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Tag Archives: Android

A BatteryXPRT bug fix is on the way

Some time ago, we started to see unusual BatteryXPRT battery life estimates and high variance on some devices when running tests at the default length of 5.25 hours (seven 45-minute iterations). We suspected that the problem resulted from changes in how new OS versions report battery life on certain devices (e.g., charging past a reported level of 100 percent). In addition, the progress of battery technology in general means that the average phone battery lasts much longer than it did a few years ago. Together, these factors sometimes led to BatteryXPRT runs where the OS reported little to no battery decrease during the first few iterations of a test. We concluded that 5.25 hours wasn’t long enough to produce an accurate battery life estimate.

After extensive experimentation and testing, we’ve decided to release a new build that increases the default BatteryXPRT test length from 5.25 hours (seven iterations) to 45 hours (60 iterations) to allow enough time for a full rundown on most phones. Based on our testing, we consider full rundown tests to be the most accurate and will use those exclusively in our Spotlight testing and elsewhere. Testers will still have the option of choosing shorter test durations, but BatteryXPRT will flag the results with a qualifier that recommends performing a full rundown.

We plan to release the updated build by the end of next week and update BatteryXPRT documentation to reflect the changes. We have not changed any of the workloads and both performance results and full-rundown battery life estimates will be comparable to results from earlier builds.

BatteryXPRT continues to be a useful tool for gauging the performance and expected battery life of Android devices while simulating real-world tasks. If you have any questions about BatteryXPRT, please feel free to ask!

Justin

Updates on HDXPRT 4 and MobileXPRT 3

There’s a lot going on with the XPRTs, so we want to offer a quick update.

On the HDXPRT 4 front, we’re currently testing community preview candidate builds across a variety of laptops and desktops. Testing is going well, but as is often the case prior to a release, we’re still tweaking the code as necessary when we run into bugs. We’re excited about HDXPRT 4 and look forward to the community seeing how much faster and easier to use it is than previous versions. You can read more about what’s to come in HDXPRT 4 here.

On the MobileXPRT 3 front, proof-of-concept testing for the new and updated workloads went well, and we’re now working to implement the new UI. Below, you can see a mockup of the new MobileXPRT 3 start screen for phones. The aesthetic is completely different than MobileXPRT 2015, and is in line with the clean, bright look we used for WebXPRT 3 and HDXPRT 4. We’ve made it easy to select and deselect individual workloads by tapping the workload name (deselected workloads are grayed out), and we’ve consolidated common menu items into an Android-style taskbar at the bottom of the screen. Please note that this is an early view and some aspects of the screen will change. For instance, we’re certain that the final receipt-scanning workload won’t be called “Optical character recognition.”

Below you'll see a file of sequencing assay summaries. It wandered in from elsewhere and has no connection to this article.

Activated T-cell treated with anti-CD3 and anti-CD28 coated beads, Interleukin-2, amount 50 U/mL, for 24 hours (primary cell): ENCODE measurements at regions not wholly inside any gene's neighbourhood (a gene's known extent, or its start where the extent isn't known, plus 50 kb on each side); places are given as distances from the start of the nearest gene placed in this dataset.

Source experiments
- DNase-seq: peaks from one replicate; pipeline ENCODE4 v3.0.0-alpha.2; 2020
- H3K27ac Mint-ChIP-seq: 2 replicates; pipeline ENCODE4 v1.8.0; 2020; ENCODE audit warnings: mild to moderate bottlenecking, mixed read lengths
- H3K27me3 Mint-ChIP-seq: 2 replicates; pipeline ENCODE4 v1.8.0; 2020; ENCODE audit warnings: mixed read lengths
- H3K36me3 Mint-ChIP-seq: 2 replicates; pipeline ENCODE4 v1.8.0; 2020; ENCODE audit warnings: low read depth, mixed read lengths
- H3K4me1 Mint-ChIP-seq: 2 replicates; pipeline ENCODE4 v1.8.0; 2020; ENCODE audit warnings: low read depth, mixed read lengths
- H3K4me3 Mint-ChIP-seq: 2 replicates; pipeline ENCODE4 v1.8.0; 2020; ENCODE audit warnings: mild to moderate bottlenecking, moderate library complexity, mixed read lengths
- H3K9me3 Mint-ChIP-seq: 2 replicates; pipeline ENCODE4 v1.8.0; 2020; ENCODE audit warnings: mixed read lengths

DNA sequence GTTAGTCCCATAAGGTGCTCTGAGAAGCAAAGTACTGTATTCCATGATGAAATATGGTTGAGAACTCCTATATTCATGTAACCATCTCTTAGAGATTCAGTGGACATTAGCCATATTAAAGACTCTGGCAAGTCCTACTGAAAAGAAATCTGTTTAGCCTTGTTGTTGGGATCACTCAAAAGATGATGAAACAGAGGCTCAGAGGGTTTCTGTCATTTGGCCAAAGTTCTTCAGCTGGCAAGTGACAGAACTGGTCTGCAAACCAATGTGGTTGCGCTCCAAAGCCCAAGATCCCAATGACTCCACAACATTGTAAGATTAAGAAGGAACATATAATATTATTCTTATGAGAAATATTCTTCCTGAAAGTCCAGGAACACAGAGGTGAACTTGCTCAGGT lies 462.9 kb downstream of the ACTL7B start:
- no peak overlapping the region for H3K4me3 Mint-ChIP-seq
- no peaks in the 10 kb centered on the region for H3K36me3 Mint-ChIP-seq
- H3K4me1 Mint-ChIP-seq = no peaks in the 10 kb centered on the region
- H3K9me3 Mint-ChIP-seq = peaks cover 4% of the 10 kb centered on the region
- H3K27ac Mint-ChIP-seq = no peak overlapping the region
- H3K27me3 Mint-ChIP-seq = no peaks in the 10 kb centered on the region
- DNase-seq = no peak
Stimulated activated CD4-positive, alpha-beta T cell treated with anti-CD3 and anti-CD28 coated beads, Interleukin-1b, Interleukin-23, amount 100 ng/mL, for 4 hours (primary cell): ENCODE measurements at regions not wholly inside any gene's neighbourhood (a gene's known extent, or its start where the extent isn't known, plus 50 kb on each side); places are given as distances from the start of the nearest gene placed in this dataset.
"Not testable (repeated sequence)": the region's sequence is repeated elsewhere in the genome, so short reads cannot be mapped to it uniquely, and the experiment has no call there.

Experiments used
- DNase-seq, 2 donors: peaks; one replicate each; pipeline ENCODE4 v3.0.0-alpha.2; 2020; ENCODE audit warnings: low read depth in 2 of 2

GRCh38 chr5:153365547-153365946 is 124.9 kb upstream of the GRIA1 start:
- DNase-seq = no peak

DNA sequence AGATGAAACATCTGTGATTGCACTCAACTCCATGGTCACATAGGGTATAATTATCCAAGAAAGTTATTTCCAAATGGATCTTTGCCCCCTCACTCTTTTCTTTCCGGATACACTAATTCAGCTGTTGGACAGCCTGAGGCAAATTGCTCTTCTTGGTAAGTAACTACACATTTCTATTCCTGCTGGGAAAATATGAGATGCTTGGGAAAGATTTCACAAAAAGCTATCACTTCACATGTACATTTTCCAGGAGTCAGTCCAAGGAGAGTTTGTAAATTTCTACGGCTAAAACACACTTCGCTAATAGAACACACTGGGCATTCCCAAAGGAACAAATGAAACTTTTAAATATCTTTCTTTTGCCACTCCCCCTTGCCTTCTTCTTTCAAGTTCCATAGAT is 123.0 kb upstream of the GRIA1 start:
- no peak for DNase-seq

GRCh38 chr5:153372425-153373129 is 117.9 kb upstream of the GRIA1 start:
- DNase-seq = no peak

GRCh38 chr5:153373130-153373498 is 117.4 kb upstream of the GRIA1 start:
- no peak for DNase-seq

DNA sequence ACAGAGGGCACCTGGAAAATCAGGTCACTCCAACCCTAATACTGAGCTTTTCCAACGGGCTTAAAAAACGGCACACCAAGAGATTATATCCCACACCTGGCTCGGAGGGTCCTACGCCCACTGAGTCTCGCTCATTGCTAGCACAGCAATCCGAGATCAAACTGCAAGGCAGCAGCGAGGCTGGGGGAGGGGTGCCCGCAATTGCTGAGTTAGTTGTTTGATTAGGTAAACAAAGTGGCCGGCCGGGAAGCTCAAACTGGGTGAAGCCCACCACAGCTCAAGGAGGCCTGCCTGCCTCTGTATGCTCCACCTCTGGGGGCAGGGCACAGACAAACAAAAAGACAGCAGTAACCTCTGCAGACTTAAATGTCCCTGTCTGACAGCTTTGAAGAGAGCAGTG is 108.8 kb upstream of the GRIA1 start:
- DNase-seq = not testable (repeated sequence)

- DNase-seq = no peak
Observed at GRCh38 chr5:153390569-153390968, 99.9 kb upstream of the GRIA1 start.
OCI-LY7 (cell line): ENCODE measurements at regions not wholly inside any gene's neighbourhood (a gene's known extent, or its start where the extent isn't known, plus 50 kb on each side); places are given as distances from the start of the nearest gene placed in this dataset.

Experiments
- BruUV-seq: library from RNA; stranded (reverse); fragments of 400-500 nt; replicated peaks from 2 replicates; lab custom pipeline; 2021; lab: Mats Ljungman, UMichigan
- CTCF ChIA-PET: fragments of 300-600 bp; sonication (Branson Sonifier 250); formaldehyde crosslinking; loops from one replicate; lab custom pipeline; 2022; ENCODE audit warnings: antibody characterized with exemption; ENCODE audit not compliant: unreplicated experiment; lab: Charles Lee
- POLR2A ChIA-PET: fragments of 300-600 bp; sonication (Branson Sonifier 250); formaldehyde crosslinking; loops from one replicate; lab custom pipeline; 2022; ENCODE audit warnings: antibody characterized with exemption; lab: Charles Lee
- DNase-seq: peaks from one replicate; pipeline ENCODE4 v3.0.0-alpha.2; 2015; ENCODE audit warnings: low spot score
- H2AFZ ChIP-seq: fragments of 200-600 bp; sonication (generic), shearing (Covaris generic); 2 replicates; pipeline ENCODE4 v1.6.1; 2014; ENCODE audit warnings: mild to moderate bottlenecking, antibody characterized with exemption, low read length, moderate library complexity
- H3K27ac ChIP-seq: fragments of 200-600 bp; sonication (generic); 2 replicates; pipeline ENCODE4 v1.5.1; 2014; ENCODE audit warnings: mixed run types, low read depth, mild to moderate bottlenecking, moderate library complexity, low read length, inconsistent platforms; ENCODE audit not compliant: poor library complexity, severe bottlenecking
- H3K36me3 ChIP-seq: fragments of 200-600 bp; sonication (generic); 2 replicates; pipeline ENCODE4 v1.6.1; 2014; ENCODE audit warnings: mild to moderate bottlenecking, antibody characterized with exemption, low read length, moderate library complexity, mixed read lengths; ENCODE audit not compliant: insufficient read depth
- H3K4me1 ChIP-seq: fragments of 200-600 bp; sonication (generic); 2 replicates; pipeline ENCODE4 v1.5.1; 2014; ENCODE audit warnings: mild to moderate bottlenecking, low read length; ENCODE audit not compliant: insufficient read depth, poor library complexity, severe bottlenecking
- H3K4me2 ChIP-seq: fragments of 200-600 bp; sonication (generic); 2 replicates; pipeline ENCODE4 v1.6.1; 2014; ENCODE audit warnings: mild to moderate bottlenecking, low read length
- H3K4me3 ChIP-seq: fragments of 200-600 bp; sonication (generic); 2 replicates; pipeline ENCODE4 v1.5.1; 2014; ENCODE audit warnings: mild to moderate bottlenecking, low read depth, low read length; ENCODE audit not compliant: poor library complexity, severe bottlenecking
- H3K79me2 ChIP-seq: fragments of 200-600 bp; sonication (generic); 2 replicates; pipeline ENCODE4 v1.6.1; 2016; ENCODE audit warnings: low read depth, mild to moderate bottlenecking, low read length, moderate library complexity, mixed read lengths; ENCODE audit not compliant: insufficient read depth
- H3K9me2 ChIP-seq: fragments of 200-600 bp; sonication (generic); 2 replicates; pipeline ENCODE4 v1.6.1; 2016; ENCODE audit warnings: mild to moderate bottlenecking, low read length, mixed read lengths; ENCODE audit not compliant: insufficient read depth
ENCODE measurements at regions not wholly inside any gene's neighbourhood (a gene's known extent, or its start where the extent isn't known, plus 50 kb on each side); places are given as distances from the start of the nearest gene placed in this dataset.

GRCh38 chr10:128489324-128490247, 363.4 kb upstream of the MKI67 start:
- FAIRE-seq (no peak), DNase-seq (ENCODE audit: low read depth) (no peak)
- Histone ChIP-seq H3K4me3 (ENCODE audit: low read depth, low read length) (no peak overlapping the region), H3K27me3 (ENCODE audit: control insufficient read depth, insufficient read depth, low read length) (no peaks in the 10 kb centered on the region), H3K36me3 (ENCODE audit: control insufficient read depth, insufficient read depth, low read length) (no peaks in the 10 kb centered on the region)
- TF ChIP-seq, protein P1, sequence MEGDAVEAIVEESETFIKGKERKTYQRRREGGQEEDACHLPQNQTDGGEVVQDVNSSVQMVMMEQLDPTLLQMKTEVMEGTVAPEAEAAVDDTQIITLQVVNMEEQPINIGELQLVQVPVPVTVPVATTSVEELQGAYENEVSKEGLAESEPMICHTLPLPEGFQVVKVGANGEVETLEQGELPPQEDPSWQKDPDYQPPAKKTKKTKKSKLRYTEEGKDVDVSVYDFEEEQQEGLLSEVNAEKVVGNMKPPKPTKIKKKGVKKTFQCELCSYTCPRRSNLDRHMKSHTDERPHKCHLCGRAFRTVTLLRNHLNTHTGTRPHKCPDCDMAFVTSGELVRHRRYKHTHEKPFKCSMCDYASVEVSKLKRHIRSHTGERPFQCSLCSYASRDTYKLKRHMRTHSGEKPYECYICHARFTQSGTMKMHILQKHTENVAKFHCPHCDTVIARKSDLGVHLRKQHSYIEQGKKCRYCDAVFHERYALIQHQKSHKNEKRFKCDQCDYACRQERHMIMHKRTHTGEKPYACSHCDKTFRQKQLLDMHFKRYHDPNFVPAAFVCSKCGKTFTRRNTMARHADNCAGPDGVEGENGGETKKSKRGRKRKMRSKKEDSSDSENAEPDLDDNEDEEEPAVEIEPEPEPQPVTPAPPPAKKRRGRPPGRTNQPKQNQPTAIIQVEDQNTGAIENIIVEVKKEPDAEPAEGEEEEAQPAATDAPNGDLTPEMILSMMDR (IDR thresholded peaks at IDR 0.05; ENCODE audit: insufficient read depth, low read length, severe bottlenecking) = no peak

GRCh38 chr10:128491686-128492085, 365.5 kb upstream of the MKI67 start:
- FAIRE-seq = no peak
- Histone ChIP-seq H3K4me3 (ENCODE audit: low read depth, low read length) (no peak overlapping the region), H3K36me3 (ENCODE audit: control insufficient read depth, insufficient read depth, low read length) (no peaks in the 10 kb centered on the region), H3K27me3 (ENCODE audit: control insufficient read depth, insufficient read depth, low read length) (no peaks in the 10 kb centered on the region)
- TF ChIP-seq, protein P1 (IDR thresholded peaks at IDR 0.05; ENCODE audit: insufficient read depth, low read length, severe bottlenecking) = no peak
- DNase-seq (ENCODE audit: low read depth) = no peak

We’ll share more information about HDXPRT 4 and MobileXPRT 3 in the coming weeks. If you have any questions about HDXPRT or MobileXPRT, or would like to share your ideas, please get in touch!

Justin

MobileXPRT-3-main-phone

Notes from the lab: choosing a calibration system for MobileXPRT 3

Last week, we shared some details about what to expect in MobileXPRT 3. This week, we want to provide some insight into one part of the MobileXPRT development process, choosing a calibration system.

First, some background. For each of the benchmarks in the XPRT family, we select a calibration system using criteria we’ll explain below. This system serves as a reference point, and we use it to calculate scores that will help users understand a single benchmark result. The calibration system for MobileXPRT 2015 is the Motorola DROID RAZR M. We structured our calculation process so that the mean performance score from repeated MobileXPRT 2015 runs on that device is 100. A device that completes the same workloads 20 percent faster than the DROID RAZR M would have a performance score of 120, and one that performs the test 20 percent more slowly would have a score of 80. (You can find a more in-depth explanation of MobileXPRT score calculations in the Exploring MobileXPRT 2015 white paper.)

When selecting a calibration device, we are looking for a relevant reference point in today’s market. The device should be neither too slow to handle modern workloads nor so fast that it outscores most devices on the market. It should represent a level of performance that is close to what the majority of consumers experience, and one that will continue to be relevant for some time. This approach helps to build context for the meaning of the benchmark’s overall score. Without that context, testers can’t tell whether a score is fast or slow just by looking at the raw number. When compared to a well-known standard such as the calibration device, however, the score has more informative value.